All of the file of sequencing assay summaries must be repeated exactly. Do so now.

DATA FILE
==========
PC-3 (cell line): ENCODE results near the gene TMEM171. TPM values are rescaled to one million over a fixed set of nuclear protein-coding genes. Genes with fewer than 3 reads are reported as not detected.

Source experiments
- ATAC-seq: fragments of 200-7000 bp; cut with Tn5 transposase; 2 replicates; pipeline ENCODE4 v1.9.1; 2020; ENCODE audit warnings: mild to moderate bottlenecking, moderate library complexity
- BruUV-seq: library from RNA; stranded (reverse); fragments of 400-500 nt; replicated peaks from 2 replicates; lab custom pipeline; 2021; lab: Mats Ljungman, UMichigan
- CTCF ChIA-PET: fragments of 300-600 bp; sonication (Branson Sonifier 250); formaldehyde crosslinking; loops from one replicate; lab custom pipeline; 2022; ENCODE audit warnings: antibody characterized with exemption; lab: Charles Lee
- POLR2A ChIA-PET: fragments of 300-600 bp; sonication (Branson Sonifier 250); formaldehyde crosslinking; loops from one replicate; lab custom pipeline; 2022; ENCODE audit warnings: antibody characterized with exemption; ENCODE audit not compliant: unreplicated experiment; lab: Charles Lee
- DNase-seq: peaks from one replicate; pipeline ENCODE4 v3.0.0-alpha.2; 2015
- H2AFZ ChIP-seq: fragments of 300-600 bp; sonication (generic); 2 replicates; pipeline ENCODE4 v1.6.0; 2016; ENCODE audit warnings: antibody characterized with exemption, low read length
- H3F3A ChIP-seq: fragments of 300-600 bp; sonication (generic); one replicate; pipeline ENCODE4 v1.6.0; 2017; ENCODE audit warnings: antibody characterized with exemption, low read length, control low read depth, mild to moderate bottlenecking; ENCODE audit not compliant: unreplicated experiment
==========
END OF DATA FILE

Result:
PC-3 (cell line): ENCODE results near the gene TMEM171. TPM values are rescaled to one million over a fixed set of nuclear protein-coding genes. Genes with fewer than 3 reads are reported as not detected.

Source experiments
- ATAC-seq: fragments of 200-7000 bp; cut with Tn5 transposase; 2 replicates; pipeline ENCODE4 v1.9.1; 2020; ENCODE audit warnings: mild to moderate bottlenecking, moderate library complexity
- BruUV-seq: library from RNA; stranded (reverse); fragments of 400-500 nt; replicated peaks from 2 replicates; lab custom pipeline; 2021; lab: Mats Ljungman, UMichigan
- CTCF ChIA-PET: fragments of 300-600 bp; sonication (Branson Sonifier 250); formaldehyde crosslinking; loops from one replicate; lab custom pipeline; 2022; ENCODE audit warnings: antibody characterized with exemption; lab: Charles Lee
- POLR2A ChIA-PET: fragments of 300-600 bp; sonication (Branson Sonifier 250); formaldehyde crosslinking; loops from one replicate; lab custom pipeline; 2022; ENCODE audit warnings: antibody characterized with exemption; ENCODE audit not compliant: unreplicated experiment; lab: Charles Lee
- DNase-seq: peaks from one replicate; pipeline ENCODE4 v3.0.0-alpha.2; 2015
- H2AFZ ChIP-seq: fragments of 300-600 bp; sonication (generic); 2 replicates; pipeline ENCODE4 v1.6.0; 2016; ENCODE audit warnings: antibody characterized with exemption, low read length
- H3F3A ChIP-seq: fragments of 300-600 bp; sonication (generic); one replicate; pipeline ENCODE4 v1.6.0; 2017; ENCODE audit warnings: antibody characterized with exemption, low read length, control low read depth, mild to moderate bottlenecking; ENCODE audit not compliant: unreplicated experiment